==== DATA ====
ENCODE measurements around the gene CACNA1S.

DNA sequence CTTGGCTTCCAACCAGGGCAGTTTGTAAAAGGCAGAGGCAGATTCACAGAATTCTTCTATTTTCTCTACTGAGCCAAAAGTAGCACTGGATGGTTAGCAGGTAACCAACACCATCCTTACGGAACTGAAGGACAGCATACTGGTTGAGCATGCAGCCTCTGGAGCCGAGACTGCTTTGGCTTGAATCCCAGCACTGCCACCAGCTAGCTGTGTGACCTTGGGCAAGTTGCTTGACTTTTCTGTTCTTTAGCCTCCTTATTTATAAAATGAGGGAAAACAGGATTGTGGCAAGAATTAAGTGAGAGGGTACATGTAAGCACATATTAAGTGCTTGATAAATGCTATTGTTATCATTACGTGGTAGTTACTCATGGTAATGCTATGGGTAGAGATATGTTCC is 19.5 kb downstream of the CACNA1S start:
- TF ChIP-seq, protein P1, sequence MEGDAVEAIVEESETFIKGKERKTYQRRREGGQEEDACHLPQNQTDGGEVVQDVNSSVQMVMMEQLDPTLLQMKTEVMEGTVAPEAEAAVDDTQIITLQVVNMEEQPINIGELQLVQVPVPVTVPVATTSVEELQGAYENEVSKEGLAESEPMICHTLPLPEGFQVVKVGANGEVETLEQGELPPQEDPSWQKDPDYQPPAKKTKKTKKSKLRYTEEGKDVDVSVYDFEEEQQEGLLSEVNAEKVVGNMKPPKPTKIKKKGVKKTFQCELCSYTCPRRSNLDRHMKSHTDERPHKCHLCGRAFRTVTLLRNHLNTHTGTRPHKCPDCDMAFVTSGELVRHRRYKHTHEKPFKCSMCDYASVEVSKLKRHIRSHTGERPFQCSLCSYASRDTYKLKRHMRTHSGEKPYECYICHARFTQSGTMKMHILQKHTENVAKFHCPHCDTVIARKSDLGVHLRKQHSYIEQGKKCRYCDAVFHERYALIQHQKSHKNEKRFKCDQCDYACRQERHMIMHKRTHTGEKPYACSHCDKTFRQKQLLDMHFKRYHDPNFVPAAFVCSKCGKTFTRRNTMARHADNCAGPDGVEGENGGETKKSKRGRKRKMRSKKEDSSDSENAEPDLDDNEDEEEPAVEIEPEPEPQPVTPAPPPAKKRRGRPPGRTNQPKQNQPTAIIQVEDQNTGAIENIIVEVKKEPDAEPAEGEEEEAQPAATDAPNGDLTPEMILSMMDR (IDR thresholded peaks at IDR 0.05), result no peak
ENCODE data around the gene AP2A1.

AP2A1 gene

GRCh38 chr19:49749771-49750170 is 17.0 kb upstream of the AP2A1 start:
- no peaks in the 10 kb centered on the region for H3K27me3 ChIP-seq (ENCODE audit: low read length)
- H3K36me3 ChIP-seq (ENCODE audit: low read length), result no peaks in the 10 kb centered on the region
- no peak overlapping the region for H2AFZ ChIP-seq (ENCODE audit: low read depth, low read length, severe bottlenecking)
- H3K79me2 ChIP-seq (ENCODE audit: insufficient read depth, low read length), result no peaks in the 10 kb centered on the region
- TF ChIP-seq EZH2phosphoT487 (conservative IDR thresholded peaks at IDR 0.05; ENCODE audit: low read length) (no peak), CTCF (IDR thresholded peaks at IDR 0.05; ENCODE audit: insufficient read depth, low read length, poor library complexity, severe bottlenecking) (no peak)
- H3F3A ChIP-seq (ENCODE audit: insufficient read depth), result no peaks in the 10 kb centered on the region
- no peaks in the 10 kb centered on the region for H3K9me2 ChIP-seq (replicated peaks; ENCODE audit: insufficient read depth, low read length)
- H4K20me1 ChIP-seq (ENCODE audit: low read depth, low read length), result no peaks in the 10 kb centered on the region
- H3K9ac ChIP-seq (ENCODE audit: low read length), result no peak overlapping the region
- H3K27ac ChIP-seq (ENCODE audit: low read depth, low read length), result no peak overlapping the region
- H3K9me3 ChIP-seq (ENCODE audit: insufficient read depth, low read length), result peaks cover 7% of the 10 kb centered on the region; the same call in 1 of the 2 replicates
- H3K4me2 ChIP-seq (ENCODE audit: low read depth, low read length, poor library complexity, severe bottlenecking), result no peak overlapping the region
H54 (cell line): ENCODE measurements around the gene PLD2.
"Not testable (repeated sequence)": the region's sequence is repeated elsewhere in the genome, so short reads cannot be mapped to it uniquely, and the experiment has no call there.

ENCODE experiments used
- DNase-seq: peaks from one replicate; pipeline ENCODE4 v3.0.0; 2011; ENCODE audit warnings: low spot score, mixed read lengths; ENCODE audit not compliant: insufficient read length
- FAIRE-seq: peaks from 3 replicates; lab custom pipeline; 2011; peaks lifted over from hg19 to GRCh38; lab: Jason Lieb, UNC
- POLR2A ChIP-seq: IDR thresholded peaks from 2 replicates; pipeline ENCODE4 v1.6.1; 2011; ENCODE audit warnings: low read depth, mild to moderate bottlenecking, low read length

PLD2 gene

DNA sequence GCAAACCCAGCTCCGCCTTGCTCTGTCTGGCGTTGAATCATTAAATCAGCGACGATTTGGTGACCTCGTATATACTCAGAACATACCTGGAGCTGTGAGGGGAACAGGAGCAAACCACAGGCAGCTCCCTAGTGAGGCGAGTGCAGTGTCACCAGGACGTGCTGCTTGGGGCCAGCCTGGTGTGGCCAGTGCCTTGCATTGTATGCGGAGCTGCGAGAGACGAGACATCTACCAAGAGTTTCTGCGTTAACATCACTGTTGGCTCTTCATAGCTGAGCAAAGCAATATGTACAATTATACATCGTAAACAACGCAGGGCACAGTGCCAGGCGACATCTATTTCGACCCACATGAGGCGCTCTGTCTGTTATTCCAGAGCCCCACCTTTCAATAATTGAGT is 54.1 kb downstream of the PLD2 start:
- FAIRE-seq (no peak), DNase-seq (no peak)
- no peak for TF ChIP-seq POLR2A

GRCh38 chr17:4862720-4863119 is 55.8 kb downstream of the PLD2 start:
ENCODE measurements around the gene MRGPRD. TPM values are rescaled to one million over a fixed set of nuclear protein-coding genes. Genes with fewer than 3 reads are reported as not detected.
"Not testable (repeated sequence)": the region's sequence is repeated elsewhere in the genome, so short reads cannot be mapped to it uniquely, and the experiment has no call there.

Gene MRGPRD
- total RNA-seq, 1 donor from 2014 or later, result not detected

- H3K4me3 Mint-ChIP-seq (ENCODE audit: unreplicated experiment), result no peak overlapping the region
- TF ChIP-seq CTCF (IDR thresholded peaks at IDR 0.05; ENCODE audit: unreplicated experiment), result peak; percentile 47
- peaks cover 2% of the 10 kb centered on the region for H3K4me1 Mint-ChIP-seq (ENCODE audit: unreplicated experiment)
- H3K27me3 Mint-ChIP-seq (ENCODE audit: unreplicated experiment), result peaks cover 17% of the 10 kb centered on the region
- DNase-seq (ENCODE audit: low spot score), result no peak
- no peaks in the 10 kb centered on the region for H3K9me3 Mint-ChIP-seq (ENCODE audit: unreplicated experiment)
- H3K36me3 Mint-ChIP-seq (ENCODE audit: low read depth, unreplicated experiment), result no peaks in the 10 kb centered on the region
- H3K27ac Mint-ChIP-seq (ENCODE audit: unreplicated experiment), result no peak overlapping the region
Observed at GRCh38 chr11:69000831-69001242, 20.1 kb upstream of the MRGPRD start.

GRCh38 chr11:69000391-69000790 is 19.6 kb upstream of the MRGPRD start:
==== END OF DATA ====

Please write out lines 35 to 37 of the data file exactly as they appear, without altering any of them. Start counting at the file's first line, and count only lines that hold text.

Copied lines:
- TF ChIP-seq CTCF (IDR thresholded peaks at IDR 0.05; ENCODE audit: unreplicated experiment), result peak; percentile 47
- peaks cover 2% of the 10 kb centered on the region for H3K4me1 Mint-ChIP-seq (ENCODE audit: unreplicated experiment)
- H3K27me3 Mint-ChIP-seq (ENCODE audit: unreplicated experiment), result peaks cover 17% of the 10 kb centered on the region